Work halted briefly this morning at the Wando Welch Shipping Terminal as a group of protesters attempted to call attention to the plight of international factory workers.
Roughly 50 protesters demonstrated on Long Point Road outside the terminal as the Maersk Carolina docked at the port. The ship reportedly contains clothing items sewn at a Bangladeshi factory where a fire killed 112 workers in late November.
Members of the International Longshoremen's Association joined the protest and stopped unloading ships for a time before being instructed to return to work, according to members and protesters.
"When we see a picket line, as union members, our first instinct is to stop work and join in to show respect for the struggles of workers everywhere," said Leonard Riley, a Longshoremen's member.
Demonstrators contend the clothing aboard the ship is bound for Walmart and Sam's Club stores in the U.S. The activists want Walmart to donate the clothing to charity, since the garments were sewn in a factory that's widely reported to have had deplorable working conditions that led to the high body count when a fire ripped through the plant.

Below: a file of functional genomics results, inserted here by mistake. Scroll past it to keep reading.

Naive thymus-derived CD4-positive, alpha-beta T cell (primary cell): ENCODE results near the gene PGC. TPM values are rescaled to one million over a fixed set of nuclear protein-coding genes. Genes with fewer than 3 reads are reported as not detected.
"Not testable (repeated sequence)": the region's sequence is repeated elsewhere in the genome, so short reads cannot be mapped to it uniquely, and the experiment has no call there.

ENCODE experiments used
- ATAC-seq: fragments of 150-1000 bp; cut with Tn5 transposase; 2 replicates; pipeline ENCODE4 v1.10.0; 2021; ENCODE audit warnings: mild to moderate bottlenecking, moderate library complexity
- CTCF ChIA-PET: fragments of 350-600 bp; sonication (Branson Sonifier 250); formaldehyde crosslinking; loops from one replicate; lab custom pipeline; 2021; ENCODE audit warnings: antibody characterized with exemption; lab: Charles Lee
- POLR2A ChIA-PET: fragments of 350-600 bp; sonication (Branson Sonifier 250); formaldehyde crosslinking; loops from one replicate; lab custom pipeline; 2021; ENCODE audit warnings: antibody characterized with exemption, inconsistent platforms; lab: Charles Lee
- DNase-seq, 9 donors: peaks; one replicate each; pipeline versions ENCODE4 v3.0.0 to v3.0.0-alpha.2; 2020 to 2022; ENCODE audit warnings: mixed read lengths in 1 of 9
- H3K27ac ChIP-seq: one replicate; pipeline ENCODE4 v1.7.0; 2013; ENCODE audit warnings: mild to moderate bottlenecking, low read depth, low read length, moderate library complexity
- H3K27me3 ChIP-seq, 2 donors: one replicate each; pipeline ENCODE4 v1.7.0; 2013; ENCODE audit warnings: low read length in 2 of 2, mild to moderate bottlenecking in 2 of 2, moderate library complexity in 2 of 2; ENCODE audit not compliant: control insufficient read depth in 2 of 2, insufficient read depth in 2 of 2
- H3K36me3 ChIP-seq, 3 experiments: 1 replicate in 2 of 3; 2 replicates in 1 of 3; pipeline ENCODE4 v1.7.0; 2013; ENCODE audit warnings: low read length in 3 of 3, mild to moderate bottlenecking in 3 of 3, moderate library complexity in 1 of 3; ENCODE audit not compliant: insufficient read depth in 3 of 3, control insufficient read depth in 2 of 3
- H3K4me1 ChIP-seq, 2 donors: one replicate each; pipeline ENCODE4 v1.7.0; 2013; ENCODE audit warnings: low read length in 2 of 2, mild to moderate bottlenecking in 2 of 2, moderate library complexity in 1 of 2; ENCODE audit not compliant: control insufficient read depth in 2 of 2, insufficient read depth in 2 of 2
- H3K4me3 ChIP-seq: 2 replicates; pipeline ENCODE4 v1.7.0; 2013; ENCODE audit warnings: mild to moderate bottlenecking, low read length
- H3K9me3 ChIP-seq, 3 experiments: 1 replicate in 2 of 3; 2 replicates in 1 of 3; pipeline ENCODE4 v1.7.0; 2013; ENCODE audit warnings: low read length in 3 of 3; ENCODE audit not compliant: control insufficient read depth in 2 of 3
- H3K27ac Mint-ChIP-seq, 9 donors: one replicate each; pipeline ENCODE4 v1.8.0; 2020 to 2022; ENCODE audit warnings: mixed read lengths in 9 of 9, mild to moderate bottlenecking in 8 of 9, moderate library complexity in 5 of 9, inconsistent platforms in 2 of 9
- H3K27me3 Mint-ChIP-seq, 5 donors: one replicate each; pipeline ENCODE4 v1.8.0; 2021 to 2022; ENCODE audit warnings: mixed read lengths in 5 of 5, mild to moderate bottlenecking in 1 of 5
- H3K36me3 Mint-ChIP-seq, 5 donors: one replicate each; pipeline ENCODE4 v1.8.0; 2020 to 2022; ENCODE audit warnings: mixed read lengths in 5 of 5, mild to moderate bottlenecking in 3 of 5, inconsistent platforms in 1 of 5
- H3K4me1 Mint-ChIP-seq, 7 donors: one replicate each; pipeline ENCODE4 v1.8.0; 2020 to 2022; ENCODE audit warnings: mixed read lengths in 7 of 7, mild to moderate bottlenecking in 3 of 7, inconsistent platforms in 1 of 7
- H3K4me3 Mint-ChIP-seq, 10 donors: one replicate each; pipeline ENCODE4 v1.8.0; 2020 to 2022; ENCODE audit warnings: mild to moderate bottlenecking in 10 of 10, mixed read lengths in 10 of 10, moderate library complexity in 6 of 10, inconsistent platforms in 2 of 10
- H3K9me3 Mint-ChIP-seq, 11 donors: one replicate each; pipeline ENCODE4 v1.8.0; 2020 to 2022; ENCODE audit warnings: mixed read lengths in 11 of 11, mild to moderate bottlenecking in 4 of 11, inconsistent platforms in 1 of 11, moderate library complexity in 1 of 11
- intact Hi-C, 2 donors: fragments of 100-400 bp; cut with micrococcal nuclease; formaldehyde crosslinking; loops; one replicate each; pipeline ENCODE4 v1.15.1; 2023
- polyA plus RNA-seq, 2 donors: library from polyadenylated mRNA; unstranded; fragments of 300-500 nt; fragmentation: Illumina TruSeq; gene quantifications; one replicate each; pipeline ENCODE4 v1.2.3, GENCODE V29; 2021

"We want to alert the American consumer to the terrible conditions at these factories that have killed hundreds of workers over the years," said George Hopkins, who picketed outside the shipping terminal Thursday. "Human life is the high cost of cheap clothes."
Thursday's protest in Mount Pleasant follows a similar demonstration outside the Port of Newark when the same Maersk ship made a stop to unload goods.
Demonstrators say media coverage and the work stoppage in Charleston raises awareness for their cause, but ultimately consumers will have to take a stand for there to be any real change.
"We want to see Walmart move toward more international corporate responsibility," said Brett Bursey, who works with the South Carolina Workers Rights Project.
"The sad reality is that Walmart doesn't even pay their own employees enough money. Many of their workers qualify for public assistance, so in the end the American taxpayer is subsidizing these practices."